“We see this kind of rippling out across the way that we see practice patterns emerging, so when you spend more time with each patient, you’re probably collecting more information. Therefore, it’s going to take you longer to document that information,” Sweeney-Platt said.
The findings help explain why the average female physician earns an estimated $2 million less than a male physician over a 40-year career. The report also suggests employers should ease administrative burdens on clinicians while retaining high-quality medical records.
Transitioning to value-based payment models also could mitigate the pay gap by financially rewarding clinicians for quality outcomes rather than for treating high volumes of patients, Sweeney-Platt said.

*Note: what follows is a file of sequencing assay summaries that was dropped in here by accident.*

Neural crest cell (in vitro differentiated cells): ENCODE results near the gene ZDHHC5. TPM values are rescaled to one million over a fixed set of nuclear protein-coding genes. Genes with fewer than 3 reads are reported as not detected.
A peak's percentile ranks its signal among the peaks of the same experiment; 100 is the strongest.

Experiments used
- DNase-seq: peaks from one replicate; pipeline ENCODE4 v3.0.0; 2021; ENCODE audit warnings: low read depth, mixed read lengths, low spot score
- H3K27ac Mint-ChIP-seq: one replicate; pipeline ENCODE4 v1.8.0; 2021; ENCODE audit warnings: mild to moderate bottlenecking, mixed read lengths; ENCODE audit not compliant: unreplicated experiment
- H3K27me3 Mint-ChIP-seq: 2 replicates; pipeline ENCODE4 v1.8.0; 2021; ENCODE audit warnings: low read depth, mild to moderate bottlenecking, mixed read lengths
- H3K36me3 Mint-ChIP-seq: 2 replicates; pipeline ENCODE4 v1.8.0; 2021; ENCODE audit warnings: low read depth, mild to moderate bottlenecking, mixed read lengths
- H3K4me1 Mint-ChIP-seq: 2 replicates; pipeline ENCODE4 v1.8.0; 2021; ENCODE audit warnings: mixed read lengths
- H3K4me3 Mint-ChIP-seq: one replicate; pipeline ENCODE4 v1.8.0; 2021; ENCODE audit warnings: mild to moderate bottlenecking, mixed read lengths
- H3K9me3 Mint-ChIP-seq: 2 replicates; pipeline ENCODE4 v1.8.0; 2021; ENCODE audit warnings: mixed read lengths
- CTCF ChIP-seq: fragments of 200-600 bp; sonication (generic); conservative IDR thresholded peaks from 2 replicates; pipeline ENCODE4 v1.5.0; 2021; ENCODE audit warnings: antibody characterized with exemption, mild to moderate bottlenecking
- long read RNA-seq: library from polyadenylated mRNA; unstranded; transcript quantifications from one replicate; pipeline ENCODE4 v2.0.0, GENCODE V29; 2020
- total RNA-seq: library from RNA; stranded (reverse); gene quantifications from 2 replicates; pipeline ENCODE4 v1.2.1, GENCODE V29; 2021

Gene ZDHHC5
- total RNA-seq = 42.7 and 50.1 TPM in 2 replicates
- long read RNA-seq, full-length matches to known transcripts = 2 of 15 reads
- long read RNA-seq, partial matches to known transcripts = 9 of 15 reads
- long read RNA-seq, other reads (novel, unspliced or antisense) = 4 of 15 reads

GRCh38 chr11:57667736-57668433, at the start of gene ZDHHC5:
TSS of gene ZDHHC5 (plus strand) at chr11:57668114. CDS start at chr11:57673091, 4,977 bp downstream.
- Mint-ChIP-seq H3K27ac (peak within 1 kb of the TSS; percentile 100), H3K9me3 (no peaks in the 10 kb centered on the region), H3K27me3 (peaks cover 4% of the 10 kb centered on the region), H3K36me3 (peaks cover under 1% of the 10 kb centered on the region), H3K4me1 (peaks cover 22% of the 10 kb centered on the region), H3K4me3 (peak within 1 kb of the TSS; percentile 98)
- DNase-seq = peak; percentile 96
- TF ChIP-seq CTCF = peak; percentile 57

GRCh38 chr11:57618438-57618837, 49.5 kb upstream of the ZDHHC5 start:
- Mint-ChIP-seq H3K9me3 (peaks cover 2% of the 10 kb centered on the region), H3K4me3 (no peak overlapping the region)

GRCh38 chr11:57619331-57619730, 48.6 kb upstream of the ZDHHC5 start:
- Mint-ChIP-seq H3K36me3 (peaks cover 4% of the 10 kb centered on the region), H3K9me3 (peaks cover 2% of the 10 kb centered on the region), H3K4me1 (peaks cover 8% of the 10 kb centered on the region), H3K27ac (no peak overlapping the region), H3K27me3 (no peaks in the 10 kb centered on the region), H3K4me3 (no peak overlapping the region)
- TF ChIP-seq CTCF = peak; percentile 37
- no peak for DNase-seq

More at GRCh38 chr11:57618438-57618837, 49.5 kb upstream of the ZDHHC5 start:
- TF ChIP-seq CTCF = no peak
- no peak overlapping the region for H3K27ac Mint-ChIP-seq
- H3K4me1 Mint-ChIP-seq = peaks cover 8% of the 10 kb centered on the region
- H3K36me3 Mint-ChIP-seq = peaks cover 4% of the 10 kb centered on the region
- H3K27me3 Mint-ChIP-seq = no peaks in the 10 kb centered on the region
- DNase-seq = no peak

“You take the pressure away to see more and more and more patients when you eliminate the penalty for seeing fewer patients,” Sweeney-Platt said. “You could speculate that it would minimize the gap between the earnings potential of female physicians and male physicians.”
Spending more time on clinical documentation doesn’t necessarily translate to better health outcomes, but it does put pressure on EHR vendors to make it easier for clinicians to create comprehensive patient records.
“This type of research uncovers that there are big, structural issues that affect all clinicians, not just women,” Sweeney-Platt said.